## Falling p.12

### Falling in 2 Dimensions: Visualizing y Solutions

We have found a particular solution to the time dependent Schrödinger's equation:

This solution represents a superposition of single-energy solutions making a lump of probability that moves

In dimensionless units the velocity of the wave-packet is 2k0. If we convert this to normal quantities we find:

i.e., the wave-packet moves with the velocity expected for a particle with that (average) energy.

In the above the primed quantities are dimensionless versions of the usual variables (e.g., y vs y'). I'll now drop the primes, but everything is to be considered the dimensionless quantity.

There is lots to be learned by carefully examining graphs of this solution. It is hard, however, to plot in the usual way on the "y" axis, since takes on complex (rather than just real) values. My solution here is to plot both the real part of (which shows oscillations) and the absolute value of . You can estimate the imaginary part of by looking at the difference between || and Re().

The variable k0 determines the typical "wavelength" of the oscillations:

k0 = 2/

so short wavelength corresponds to large k0. In the below, note that when k0=6 the wavelength is about 1, and when k0=3 the wavelength is about 2. Recall that the fourier transform g(k) shows which simple waves make up the wave-packet. Thus the peak of g(k) is at k0.

The variable determines the initial width of the lump of probability. At the same time (because of Heisenberg's Uncertainty) it determines the range of speeds (momentums, energies) that contribute significantly to the superposition. Large spatial extent means a reduced range of wavelengths to make up the packet. Thus while the peak of g(k) is at k0, the width of the peak is determined by . Large-sized wave-packets have a large and a narrow peak in g(k). (If the spatial extent of the wavefunction is large the waves that make up the packet must have quite similar wavelengths, otherwise those waves could not be in-phase within the packet, which is required for constructive interference.)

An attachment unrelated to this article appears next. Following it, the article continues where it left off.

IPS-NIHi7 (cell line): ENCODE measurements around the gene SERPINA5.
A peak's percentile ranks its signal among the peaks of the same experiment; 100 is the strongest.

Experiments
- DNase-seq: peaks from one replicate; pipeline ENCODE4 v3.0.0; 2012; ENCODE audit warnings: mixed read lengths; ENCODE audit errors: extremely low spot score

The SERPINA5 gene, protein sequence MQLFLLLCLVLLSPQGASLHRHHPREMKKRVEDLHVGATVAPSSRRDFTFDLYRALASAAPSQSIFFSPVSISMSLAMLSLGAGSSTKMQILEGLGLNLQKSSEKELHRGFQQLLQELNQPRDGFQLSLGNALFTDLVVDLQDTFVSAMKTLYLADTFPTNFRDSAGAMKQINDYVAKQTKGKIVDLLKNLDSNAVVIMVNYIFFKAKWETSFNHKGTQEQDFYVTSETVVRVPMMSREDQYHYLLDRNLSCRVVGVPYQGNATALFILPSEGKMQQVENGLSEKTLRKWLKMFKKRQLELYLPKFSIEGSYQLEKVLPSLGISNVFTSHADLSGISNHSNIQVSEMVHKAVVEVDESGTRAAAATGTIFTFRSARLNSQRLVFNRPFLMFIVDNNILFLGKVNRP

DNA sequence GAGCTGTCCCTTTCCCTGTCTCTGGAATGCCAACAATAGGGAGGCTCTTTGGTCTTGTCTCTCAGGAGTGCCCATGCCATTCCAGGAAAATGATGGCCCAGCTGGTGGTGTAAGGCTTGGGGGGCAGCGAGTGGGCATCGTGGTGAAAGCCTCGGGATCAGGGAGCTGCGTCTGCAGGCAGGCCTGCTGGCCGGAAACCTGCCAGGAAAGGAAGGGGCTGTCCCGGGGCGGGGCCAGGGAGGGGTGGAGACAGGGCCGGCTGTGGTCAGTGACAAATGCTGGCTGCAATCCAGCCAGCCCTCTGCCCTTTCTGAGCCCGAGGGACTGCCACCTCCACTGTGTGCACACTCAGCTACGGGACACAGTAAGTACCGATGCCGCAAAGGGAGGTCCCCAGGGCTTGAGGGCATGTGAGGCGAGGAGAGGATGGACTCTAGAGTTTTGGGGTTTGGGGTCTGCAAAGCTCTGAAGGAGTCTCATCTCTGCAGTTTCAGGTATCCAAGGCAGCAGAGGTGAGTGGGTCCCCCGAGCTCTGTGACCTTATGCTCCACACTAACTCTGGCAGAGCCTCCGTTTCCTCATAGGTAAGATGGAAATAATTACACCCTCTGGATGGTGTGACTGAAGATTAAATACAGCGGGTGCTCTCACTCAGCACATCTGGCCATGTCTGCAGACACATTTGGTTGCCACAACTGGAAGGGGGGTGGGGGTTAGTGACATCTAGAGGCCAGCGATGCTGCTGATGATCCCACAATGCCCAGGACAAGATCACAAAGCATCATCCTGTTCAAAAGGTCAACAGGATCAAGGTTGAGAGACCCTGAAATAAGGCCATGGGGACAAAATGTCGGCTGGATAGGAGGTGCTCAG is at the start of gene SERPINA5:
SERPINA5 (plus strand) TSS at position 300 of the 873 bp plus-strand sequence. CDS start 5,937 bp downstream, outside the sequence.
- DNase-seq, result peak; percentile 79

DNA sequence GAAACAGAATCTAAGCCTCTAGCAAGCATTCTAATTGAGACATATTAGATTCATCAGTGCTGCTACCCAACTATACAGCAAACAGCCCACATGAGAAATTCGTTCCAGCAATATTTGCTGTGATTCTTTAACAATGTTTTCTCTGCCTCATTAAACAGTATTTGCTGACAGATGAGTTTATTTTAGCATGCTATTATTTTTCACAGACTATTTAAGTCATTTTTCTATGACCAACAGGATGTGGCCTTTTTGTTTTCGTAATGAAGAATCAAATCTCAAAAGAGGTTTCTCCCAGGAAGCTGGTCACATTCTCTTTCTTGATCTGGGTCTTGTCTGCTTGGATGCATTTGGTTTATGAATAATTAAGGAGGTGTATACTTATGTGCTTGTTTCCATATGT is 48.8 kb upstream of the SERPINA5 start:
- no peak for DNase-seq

Here are some pictures of a k0=6, =1.5 wavefunction at various times.

### t=3

Notice that the central part of the wave packet moved from y=0,12,24,36 as t=0,1,2,3, that is to say that the "velocity" of the packet is about 12=2k0. Also notice that, as expected, the packet has expanded slightly.

Notice that within the lump of probability you can see the waves of the real part of . In the following sequence of stills (for t=0, 0.1, 0.2, 0.3, ...), we follow one of these peaks in Re() within the wave-packet. Notice that this particular peak (marked in red) falls behind the wave-packet. During the 1/2 tic time period displayed, the wave-packet as a whole has moved forward 6 units, whereas the individual peak has moved forward 3 units. The speed of an individual peak is called the phase velocity; the speed of the wave-packet is called the group velocity. For a free particle in QM the phase velocity is half the group velocity.

All of these features can be seen in greater detail by examining the following QuickTime movie (4 Mb) on a frame-by-frame basis.

It is also interesting to view the moving wave in a frame that moves with the wave, as in this QuickTime movie (4 Mb).

Finally, I have stated that we can attribute the spreading of the wave-packet to the different velocities that make up the packet. Classically you should expect that the faster aspects of the wave-packet should eventually move ahead of the slower. Thus since de Broglie's relationship associates the local wavelength with the particle's momentum, we might expect that the local wavelength at the front of the packet becomes shorter than the local wavelength at the rear of the wave-packet. In our examples we have chosen to minimize the velocity differences, so the effect is small. Nevertheless, careful examination of this t'=5 frame shows that the local wavelength at the front of this wave is smaller than the wavelength at the rear of the wave: